Candidates a wedge issue for mother and daughter

by Eric Fingerhut
Staff Writer
Thursday, January 31, 2008

Judith Barnett and her daughter, Miriam Vogel, both spent the days before the New Hampshire primary as campaign volunteers, but stayed in separate towns and didn’t cross paths. That was probably for the best, since Barnett was working for Hillary Clinton and Vogel for Barack Obama, and their relationship had turned a little frosty.

Amid the then-widespread belief that Clinton’s presidential bid was is serious trouble, Vogel said her mother was “much less pleasant to speak with on the phone.”

“They were probably our shortest calls on record,” says Barnett, who lives in the District.
Barnett, 61, also wasn’t crazy about the photos that her daughter had sent her of 5-month-old granddaughter Zoe sporting an Obama hat.

“I thought it was a little early for indoctrination,” Barnett quips. “We ought to allow the child to make her own decisions.”

But Vogel, 33, who grew up in Bethesda and now lives in Brookline, Mass., says her mom did become a little friendlier as the results started to roll in, texting her daughter such jests as “When’s [Obama’s] concession speech?”

Actually, both Barnett and Vogel emphasize that their political differences haven’t affected their strong mother-daughter bond, and Barnett says she enjoys seeing her daughter come to her own decision.

“I’m not disappointed,” she says. “It’s the burden and blessing of raising an independent child.”
Their disagreement on candidates illustrates a divergence of opinion that is likely occurring throughout many Democratic families in recent months, as exit polls show that Obama gets his strongest support from younger voters while Clinton carries older Democrats.

Barnett says she doesn’t believe she’s given her daughter much of a hard time about her choice.
Vogel tells a different story. “There’s been no shortage of jabs and pointed comments directed my way,” she says.

“I think I’ve tried to engage in discussions of issues, but they go nowhere,” Barnett counters. She also recognizes that she won’t succeed in changing her daughter’s mind. “The last time I tried to convince her to do anything was when she was about 10,” she says.

So Barnett’s chosen shalom bayit, or “peace in the home,” saying that she’d rather spend time talking to her daughter about child rearing than engaging in an ultimately fruitless endeavor.
For instance, when Vogel visited a couple weekends ago, Shabbat dinner included a number of Clinton supporters as guests, but politics talk was kept at a minimum. (Zoe’s presence at dinner, Vogel says, was another factor in keeping any strong political emotions in check.)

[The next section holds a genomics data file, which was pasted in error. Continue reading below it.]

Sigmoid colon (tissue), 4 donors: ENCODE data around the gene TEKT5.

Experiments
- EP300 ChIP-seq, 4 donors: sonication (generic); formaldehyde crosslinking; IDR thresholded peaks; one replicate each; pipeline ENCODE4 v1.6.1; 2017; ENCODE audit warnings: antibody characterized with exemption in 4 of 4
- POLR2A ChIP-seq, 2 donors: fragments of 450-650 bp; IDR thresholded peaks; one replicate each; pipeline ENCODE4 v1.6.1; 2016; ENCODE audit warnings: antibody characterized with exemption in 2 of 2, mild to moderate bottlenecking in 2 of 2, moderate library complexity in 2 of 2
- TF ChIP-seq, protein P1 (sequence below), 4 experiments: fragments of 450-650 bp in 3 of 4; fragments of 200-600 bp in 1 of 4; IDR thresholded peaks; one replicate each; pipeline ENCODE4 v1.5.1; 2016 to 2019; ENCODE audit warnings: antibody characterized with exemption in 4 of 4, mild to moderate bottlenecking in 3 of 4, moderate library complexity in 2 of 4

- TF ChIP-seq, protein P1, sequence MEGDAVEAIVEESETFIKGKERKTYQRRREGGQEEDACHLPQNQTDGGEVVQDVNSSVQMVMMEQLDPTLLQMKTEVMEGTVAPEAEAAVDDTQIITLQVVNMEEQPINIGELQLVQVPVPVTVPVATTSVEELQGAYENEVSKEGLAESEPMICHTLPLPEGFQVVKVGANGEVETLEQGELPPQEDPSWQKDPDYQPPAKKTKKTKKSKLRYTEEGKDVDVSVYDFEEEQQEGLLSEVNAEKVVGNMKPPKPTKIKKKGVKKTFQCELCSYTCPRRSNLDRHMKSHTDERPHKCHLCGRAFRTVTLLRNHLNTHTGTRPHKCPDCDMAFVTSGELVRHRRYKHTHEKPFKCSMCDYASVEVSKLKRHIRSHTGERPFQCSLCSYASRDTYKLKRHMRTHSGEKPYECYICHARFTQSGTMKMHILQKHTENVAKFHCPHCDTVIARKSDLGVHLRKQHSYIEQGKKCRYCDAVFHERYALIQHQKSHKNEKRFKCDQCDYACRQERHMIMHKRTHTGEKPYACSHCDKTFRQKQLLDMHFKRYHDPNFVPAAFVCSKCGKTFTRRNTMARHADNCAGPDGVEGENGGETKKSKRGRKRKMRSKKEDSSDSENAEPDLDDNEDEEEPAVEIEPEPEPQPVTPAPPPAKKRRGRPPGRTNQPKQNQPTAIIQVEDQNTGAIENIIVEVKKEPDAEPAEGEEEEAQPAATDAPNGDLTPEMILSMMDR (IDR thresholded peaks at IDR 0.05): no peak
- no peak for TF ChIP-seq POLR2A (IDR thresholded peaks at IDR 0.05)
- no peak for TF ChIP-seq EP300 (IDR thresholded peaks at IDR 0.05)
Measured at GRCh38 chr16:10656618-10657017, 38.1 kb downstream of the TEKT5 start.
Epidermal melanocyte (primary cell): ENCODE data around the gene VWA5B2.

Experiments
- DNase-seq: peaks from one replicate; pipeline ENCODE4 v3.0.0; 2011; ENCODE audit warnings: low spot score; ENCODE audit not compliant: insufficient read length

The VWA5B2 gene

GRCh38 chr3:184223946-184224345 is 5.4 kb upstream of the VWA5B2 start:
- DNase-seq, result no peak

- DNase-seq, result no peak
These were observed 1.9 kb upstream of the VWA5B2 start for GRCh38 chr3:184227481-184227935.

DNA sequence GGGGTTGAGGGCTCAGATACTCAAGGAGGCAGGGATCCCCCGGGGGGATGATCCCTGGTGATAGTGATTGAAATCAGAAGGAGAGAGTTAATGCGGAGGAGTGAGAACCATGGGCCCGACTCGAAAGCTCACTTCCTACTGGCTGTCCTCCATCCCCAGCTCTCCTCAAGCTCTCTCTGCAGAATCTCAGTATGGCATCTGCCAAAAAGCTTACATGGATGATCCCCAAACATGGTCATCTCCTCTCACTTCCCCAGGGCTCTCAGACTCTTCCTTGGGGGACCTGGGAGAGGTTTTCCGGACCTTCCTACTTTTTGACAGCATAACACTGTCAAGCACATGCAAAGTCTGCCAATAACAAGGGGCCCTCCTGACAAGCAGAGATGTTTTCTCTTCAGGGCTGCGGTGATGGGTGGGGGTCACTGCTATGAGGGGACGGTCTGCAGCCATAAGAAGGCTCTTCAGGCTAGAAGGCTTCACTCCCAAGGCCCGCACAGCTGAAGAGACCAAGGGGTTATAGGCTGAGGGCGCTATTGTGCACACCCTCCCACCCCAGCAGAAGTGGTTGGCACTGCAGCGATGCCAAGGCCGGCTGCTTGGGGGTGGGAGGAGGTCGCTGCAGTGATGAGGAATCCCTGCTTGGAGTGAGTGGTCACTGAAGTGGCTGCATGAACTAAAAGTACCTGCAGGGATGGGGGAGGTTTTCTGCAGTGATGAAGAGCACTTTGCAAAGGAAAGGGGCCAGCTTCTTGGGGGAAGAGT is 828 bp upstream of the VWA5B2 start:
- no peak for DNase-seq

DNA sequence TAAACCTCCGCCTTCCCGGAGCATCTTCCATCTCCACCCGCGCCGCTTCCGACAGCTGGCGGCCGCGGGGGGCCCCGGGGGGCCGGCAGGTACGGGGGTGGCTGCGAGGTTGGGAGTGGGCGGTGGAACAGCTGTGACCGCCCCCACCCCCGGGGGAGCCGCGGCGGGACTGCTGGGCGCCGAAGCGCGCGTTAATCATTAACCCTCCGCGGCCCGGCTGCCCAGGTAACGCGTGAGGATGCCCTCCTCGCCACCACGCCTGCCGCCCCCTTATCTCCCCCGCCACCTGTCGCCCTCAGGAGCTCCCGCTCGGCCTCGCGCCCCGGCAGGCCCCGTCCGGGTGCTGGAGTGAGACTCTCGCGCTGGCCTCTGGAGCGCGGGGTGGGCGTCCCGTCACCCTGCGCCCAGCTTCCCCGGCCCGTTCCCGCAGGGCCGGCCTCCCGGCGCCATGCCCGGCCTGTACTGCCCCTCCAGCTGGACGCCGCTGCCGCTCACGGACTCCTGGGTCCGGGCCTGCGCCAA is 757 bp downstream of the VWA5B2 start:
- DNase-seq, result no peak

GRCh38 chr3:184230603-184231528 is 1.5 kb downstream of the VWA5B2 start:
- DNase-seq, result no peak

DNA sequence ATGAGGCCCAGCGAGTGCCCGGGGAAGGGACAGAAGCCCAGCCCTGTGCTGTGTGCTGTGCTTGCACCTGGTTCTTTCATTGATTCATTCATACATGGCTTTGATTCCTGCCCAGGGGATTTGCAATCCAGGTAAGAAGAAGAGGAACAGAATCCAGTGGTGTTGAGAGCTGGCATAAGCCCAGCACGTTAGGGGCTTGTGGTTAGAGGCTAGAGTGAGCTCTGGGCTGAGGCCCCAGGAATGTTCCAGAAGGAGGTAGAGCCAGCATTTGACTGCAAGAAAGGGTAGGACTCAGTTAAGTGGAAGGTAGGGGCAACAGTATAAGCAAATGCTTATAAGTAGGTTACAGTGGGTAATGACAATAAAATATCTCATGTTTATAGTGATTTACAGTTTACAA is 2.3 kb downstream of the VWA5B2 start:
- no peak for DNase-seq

Barnett’s support for Clinton dates back to Bill Clinton’s administration, when she served in the Commerce Department helping U.S. companies invest in the Middle East after the Oslo Accords were signed. These days, she runs the Barnett Group, a consultant to U.S. companies on trade issues.

Vogel also has a history with the Clintons, as a staffer on the Clinton-Gore 1996 campaign and then working in the White House presidential personnel and public liaison offices during Clinton’s second term.

But a September 2005 house party featuring Obama gave Vogel, now an attorney for the Dana Farber Cancer Institute, a different perspective.

“I don’t know when [he’s going to run], but I can’t wait to get this guy elected ‹ it doesn’t matter against who,’ ” she remembers thinking.

Vogel says her mom has teased her about not showing loyalty to the Clintons. But, to her, the presidential election “isn’t about what someone has done for me, it’s about what’s best for the country and my daughter’s future.”

She emphasizes that she isn’t anti-Clinton. Instead, she stresses that “I’m really proud of the candidate I’m supporting” and “every week I find new reasons to support him,” Vogel says.
Both women argue that their candidates will be strong proponents of the Jewish state. Barnett, a longtime member of Congregation Adas Israel in the District, cites the Clintons’ track record as “strong supporters of Israel” and believes Hillary Clinton will “present a very balanced Middle East policy.”

Vogel, meanwhile, says she hoped the Jewish community would not be swayed by an e-mail campaign falsely alleging that Obama is a Muslim.

“He really is a friend of Israel,” Vogel says, pointing to the letter Obama sent last week urging the United Nations act to condemn Kassam rocket attacks on Sderot as one example.

Both mother and daughter say they’ll come together to support the Democratic nominee whoever it is, although Barnett quips that she probably won’t be getting her daughter any inaugural tickets if Clinton prevails.

As for whether their relationship could once against hit a rough patch if Obama wins the nomination, Vogel responds, “I hope it’s a challenge we have to overcome.”

© Copyright 2013 The Barnett Group